Skip to main content
Open Access Publications from the University of California

Pine Nut Use in Three Great Basin Cases: Data, Theory, and a Fragmentary Material Record


An apparent correlation between the expansion of pinyon pine into the northern Great Basin and prehistoric settlement shifts in the Reese River Valley and Grouse Creek region (Fig. 1) is explored using data on the costs of pine-nut procurement relative to alternative resources. A model of diet breadth is used to develop predictions about the timing of pine-nut use in the two cases. The diet-breadth model does not accurately predict the timing of pine-nut use in a third case, the Owens Valley (Fig. 1), leading to a discussion of other possible adaptive constraints. This study is about more than prehistoric pine-nut use. The issues confronted in these cases can probably not be resolved without interaction between theory and data. Such interaction can work to evaluate a typically incomplete and frequently misleading archaeological data set, as well as the underlying theories. There is a basic premise here that data, direct or otherwise, rarely speak for themselves and that a Baconian stance, requiring us to refrain from theorizing until "all" the data are in, shortchanges the scientific endeavor.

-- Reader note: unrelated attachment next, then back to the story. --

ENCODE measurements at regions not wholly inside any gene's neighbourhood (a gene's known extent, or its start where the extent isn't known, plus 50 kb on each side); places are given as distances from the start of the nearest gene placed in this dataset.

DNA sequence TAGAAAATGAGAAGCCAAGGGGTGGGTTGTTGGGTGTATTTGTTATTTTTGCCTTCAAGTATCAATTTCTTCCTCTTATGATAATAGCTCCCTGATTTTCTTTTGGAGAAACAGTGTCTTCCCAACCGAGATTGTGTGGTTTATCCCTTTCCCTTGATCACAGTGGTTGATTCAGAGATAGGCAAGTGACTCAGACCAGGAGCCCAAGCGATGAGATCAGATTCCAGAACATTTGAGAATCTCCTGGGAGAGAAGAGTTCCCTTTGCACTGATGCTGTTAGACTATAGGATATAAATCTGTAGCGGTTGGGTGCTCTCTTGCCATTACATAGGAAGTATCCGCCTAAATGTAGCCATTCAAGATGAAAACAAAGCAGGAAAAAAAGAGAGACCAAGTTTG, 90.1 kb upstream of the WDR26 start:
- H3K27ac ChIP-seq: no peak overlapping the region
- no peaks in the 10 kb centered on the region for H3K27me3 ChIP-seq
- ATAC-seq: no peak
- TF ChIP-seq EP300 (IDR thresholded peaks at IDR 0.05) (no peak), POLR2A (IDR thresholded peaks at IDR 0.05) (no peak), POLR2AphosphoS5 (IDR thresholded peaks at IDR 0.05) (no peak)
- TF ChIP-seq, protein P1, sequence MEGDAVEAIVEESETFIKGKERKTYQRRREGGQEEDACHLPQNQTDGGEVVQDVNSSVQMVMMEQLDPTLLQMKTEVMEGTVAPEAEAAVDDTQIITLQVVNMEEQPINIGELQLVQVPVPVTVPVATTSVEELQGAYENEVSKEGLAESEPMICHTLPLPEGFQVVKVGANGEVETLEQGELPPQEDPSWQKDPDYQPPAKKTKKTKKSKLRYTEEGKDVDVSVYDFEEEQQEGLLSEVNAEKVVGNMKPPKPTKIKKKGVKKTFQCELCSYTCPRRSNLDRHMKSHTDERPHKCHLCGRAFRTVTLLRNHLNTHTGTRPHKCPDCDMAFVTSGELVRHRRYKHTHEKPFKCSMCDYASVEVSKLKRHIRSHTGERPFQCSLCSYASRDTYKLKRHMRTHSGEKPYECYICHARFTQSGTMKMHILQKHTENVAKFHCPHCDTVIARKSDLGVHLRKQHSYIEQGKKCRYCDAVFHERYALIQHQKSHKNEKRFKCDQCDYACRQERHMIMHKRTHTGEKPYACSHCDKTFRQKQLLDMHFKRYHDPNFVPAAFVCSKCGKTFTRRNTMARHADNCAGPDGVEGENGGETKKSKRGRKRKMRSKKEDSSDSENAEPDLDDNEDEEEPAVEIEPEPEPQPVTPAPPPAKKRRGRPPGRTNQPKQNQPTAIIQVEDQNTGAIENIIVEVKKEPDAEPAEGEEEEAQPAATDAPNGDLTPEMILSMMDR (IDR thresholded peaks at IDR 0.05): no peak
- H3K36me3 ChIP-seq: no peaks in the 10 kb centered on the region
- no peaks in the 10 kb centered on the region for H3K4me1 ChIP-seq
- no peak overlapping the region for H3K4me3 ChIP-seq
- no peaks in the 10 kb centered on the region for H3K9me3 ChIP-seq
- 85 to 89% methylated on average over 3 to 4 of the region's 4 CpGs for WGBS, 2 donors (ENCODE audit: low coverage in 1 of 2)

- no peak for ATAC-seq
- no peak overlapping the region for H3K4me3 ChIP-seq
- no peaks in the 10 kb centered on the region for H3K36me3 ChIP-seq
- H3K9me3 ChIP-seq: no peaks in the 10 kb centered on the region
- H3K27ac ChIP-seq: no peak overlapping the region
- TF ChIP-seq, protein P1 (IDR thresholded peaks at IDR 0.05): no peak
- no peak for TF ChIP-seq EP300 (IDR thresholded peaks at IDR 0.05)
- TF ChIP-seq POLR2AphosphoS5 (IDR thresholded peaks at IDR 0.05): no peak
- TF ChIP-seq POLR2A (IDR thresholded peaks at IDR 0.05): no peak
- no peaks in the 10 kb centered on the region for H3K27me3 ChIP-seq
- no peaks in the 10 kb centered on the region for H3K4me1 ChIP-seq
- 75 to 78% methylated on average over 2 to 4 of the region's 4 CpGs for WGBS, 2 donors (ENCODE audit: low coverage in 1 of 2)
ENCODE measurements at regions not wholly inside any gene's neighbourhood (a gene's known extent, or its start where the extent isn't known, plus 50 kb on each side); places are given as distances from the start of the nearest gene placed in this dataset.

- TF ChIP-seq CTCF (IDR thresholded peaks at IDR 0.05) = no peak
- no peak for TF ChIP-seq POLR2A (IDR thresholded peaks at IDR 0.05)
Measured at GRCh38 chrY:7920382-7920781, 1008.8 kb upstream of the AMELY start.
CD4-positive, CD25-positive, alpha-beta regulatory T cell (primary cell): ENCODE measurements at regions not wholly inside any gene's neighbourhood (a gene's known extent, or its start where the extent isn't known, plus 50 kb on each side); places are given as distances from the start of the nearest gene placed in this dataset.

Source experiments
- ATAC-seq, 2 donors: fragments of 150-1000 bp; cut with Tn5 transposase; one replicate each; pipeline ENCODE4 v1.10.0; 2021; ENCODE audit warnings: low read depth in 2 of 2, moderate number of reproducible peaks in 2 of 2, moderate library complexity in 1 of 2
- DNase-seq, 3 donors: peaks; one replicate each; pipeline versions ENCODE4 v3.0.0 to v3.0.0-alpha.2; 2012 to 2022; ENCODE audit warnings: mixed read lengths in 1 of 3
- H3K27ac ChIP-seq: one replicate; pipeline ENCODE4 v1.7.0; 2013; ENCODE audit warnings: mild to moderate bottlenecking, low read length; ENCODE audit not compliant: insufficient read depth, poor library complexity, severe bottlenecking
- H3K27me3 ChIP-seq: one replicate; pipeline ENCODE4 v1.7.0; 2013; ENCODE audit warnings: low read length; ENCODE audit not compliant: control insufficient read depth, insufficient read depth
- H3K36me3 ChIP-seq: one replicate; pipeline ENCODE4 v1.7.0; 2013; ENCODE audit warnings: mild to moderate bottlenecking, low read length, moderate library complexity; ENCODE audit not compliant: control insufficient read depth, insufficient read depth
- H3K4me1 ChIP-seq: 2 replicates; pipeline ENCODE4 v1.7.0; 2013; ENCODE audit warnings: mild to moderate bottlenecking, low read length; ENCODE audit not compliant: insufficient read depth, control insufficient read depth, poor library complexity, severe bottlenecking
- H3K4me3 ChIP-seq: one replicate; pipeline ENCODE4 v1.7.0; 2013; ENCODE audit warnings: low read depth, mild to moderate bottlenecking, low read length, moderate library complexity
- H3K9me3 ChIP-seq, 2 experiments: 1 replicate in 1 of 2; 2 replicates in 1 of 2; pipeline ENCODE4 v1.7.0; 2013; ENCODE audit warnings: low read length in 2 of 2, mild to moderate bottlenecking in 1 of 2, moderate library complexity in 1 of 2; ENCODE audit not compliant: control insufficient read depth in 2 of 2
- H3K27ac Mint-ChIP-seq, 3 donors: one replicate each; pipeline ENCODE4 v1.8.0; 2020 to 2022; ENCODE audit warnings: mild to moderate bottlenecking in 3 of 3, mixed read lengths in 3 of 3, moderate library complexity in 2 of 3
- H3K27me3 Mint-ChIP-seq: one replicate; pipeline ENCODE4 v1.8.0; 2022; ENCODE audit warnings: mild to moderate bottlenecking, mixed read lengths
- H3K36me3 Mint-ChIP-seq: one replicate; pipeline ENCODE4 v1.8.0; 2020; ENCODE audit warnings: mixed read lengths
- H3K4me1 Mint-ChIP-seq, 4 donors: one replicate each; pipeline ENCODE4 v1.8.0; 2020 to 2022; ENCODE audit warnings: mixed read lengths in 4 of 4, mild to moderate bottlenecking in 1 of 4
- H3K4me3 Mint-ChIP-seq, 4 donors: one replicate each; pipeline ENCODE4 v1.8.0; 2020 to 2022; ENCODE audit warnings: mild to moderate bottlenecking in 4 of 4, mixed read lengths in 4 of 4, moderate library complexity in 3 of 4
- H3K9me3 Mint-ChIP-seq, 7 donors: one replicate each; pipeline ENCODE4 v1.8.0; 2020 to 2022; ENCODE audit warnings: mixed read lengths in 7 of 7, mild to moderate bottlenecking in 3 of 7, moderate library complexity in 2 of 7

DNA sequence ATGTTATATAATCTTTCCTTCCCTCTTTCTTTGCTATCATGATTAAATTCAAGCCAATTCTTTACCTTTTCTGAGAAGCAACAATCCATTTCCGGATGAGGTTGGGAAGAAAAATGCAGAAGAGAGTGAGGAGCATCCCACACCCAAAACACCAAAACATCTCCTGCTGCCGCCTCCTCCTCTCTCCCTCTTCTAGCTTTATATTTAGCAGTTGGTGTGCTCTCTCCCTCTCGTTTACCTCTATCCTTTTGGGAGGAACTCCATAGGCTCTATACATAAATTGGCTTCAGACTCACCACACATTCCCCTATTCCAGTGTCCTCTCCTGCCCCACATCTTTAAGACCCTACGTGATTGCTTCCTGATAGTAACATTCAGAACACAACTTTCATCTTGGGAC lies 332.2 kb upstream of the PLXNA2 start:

Main Content
For improved accessibility of PDF content, download the file to your device.
Current View